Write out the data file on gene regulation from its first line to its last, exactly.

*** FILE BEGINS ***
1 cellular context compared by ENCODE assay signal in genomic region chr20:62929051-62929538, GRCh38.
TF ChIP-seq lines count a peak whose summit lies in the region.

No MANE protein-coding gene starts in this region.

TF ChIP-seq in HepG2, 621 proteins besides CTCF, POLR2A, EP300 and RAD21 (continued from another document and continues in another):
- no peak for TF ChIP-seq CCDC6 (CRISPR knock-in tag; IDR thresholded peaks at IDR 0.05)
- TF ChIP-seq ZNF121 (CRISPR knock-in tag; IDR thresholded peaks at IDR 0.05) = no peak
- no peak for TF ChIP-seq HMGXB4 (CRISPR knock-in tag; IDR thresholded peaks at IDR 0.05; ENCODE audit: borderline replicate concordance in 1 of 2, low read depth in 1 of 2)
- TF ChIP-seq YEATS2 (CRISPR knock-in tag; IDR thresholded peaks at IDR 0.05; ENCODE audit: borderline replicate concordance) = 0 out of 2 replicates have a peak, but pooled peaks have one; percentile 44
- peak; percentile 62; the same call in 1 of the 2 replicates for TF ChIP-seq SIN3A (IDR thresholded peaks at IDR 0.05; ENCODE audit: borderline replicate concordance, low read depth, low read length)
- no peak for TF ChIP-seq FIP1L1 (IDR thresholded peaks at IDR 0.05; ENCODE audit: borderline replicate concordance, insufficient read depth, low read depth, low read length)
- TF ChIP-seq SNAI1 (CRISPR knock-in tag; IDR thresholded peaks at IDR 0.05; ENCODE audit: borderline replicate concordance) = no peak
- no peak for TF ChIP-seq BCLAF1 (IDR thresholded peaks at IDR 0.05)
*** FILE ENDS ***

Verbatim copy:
1 cellular context compared by ENCODE assay signal in genomic region chr20:62929051-62929538, GRCh38.
TF ChIP-seq lines count a peak whose summit lies in the region.

No MANE protein-coding gene starts in this region.

TF ChIP-seq in HepG2, 621 proteins besides CTCF, POLR2A, EP300 and RAD21 (continued from another document and continues in another):
- no peak for TF ChIP-seq CCDC6 (CRISPR knock-in tag; IDR thresholded peaks at IDR 0.05)
- TF ChIP-seq ZNF121 (CRISPR knock-in tag; IDR thresholded peaks at IDR 0.05) = no peak
- no peak for TF ChIP-seq HMGXB4 (CRISPR knock-in tag; IDR thresholded peaks at IDR 0.05; ENCODE audit: borderline replicate concordance in 1 of 2, low read depth in 1 of 2)
- TF ChIP-seq YEATS2 (CRISPR knock-in tag; IDR thresholded peaks at IDR 0.05; ENCODE audit: borderline replicate concordance) = 0 out of 2 replicates have a peak, but pooled peaks have one; percentile 44
- peak; percentile 62; the same call in 1 of the 2 replicates for TF ChIP-seq SIN3A (IDR thresholded peaks at IDR 0.05; ENCODE audit: borderline replicate concordance, low read depth, low read length)
- no peak for TF ChIP-seq FIP1L1 (IDR thresholded peaks at IDR 0.05; ENCODE audit: borderline replicate concordance, insufficient read depth, low read depth, low read length)
- TF ChIP-seq SNAI1 (CRISPR knock-in tag; IDR thresholded peaks at IDR 0.05; ENCODE audit: borderline replicate concordance) = no peak
- no peak for TF ChIP-seq BCLAF1 (IDR thresholded peaks at IDR 0.05)